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Australia rejects demand to end police probe of reporters

July 11, 2019
FILE - In this June 27, 2019, photo, whistleblower supporters demonstrate outside the Australian Capital Territory Supreme Court in Canberra, Australia, where former army lawyer David William McBride appeared charged with leaking secret documents to Australian Broadcasting Corp. reporters alleging misconduct in Afghanistan. Australian Broadcasting Corp. Managing Director David Anderson says he had written to Home Affairs Minister Peter Dutton calling for police to drop their investigation of two ABC reporters. (AP Photo/Rod McGuirk, File)

CANBERRA, Australia (AP) — An Australian government minister on Friday rejected a national broadcaster’s demand that police drop an investigation of two journalists who reported classified information.

Home Affairs Minister Peter Dutton, who is responsible for the Australian Federal Police, said he would not intervene in the investigation of Australian Broadcasting Corp. investigative journalists Dan Oakes and Sam Clark.

“Nobody is above the law and the police have a job to do under the law,” Dutton told Nine Network television.

“It’s up to the police to investigate, to do it independently and make a decision whether or not they prosecute,” he added.

But ABC Managing Director David Anderson revealed on Thursday that he had written to Dutton calling for police to drop their investigation of the reporters that led to a raid on the state-funded broadcaster’s Sydney headquarters in early June.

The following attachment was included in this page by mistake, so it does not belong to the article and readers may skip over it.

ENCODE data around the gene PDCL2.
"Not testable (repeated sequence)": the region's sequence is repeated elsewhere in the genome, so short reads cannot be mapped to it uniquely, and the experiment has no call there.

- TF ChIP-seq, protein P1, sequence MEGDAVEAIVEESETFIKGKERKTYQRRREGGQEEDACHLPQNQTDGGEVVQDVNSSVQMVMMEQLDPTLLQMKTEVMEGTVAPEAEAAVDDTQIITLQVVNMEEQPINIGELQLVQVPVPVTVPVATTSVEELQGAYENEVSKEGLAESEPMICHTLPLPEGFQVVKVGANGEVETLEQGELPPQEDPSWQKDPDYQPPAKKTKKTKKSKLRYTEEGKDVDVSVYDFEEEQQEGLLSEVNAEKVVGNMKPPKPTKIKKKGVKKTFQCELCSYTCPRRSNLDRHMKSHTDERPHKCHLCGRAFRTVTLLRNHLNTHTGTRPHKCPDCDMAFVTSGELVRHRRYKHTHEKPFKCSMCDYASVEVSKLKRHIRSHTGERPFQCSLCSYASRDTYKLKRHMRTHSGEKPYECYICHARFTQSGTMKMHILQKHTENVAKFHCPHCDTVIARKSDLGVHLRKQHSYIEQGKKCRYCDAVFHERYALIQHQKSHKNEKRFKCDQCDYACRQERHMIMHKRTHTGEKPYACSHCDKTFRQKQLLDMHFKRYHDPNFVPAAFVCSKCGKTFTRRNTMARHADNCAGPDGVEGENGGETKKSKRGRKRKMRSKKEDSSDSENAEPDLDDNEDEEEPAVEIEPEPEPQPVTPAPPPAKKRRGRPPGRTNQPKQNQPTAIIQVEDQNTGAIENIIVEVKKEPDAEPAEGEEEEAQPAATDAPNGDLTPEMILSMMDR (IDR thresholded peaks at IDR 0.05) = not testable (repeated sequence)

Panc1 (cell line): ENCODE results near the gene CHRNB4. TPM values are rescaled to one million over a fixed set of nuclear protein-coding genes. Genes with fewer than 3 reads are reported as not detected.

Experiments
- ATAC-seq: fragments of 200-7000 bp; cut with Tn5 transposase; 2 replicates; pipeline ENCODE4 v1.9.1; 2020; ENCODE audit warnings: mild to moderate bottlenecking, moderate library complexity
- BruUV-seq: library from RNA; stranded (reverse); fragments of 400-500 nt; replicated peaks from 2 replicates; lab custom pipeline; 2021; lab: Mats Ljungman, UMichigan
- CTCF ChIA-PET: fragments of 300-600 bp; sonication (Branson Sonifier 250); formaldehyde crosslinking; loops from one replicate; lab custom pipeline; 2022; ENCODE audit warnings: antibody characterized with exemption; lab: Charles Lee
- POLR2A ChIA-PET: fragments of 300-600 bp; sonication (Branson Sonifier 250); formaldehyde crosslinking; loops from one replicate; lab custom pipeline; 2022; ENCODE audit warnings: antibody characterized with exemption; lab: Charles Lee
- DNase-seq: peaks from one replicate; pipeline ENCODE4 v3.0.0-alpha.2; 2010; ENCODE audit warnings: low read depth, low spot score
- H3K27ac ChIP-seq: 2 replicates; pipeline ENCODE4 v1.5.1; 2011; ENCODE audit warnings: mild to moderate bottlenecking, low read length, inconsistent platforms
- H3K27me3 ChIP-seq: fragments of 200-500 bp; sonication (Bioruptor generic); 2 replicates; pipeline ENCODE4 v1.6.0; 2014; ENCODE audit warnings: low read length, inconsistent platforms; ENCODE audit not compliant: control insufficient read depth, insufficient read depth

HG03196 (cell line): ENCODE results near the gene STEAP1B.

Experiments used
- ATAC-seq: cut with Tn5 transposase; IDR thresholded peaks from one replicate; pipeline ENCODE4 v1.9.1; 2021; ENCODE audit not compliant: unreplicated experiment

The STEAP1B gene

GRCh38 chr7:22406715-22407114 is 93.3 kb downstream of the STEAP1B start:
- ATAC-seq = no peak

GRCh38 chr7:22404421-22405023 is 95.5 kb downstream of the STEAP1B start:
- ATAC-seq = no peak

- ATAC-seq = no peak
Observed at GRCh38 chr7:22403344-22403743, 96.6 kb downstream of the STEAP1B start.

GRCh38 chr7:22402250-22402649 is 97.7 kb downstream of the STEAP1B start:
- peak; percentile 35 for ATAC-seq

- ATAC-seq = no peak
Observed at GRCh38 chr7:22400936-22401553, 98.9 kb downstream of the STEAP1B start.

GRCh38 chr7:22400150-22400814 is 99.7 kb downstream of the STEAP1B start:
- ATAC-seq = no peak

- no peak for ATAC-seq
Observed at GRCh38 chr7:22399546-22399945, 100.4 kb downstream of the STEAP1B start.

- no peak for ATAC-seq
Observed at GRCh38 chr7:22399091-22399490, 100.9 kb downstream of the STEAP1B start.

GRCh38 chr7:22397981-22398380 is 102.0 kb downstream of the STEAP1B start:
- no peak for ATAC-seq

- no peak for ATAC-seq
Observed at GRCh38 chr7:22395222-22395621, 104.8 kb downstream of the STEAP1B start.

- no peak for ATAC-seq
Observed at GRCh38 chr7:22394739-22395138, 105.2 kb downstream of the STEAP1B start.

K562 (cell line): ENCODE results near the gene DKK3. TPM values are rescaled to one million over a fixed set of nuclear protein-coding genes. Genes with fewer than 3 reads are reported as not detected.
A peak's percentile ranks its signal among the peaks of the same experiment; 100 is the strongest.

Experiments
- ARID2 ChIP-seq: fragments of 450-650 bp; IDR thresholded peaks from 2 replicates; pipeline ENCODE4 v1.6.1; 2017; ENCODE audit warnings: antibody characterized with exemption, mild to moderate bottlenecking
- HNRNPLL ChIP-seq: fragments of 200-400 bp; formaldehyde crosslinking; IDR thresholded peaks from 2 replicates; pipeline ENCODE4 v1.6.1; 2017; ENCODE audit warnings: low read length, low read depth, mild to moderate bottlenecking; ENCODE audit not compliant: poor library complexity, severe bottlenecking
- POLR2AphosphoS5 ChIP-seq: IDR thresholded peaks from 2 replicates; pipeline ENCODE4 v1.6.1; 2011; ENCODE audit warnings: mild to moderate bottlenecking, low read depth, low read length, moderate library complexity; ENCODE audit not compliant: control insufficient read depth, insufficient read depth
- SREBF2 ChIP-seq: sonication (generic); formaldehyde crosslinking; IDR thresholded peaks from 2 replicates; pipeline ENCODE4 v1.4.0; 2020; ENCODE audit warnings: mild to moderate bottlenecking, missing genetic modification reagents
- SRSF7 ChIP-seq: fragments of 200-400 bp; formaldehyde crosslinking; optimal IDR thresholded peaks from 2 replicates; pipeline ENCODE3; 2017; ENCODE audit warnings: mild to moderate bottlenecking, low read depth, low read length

The ABC had asked that “any action against the pair cease. Failing that, that the ABC be briefed on when and how the AFP action will be resolved,” Anderson said.

The police raid sought documents relating to the Australian Special Air Service Regiment’s involvement in Afghanistan.

Oakes and Clark reported in 2017 that Australian troops had killed unarmed men and children in Afghanistan in potential war crimes.

A day earlier, police raided the Canberra home of New Corp. Australia’s political editor Annika Smethurst hunting for unrelated leaked government documents that formed the basis of an article she wrote more than a year ago.

The article, dismissed by Dutton at the time as “nonsense,” said Defense Department and Home Affairs Department bosses had canvassed giving a security agency new legal powers to spy on Australians.

ABC and News Corp. executives last week expressed frustration that a month after the extraordinary raids, “the fate of our journalists remains unclear.”

They had joined with other media organizations to demand legal reforms that would exempt journalists from national security laws passed since 2012 that “would put them in jail for doing their jobs.”

Attorney-General Christian Porter, who would need to authorize any prosecution of reporters involved, said last month “there is absolutely no suggestion that any journalist is the subject of the present investigations.”

In London at a conference on press freedom this week, human rights lawyer Amal Clooney mentioned the Australian police raids in the context of threats to press freedom that “exist even in countries that otherwise have a strong tradition of free speech.”

Foreign Minister Marise Payne, who represented Australia at the conference, said her government had made the right decision last week by asking a parliamentary committee to hold an inquiry into the impact of Australian law enforcement and intelligence powers on press freedom in response to public outrage over the raids.

But critics argue that the Parliamentary Joint Committee on Intelligence and Security — chaired by an SAS veteran of the Afghanistan war and government lawmaker Andrew Hastie — is not equipped to find the correct balance.

Opposition leader Anthony Albanese said on Friday “no one here in the government is standing up for media freedom and it’s an embarrassment to our country.”

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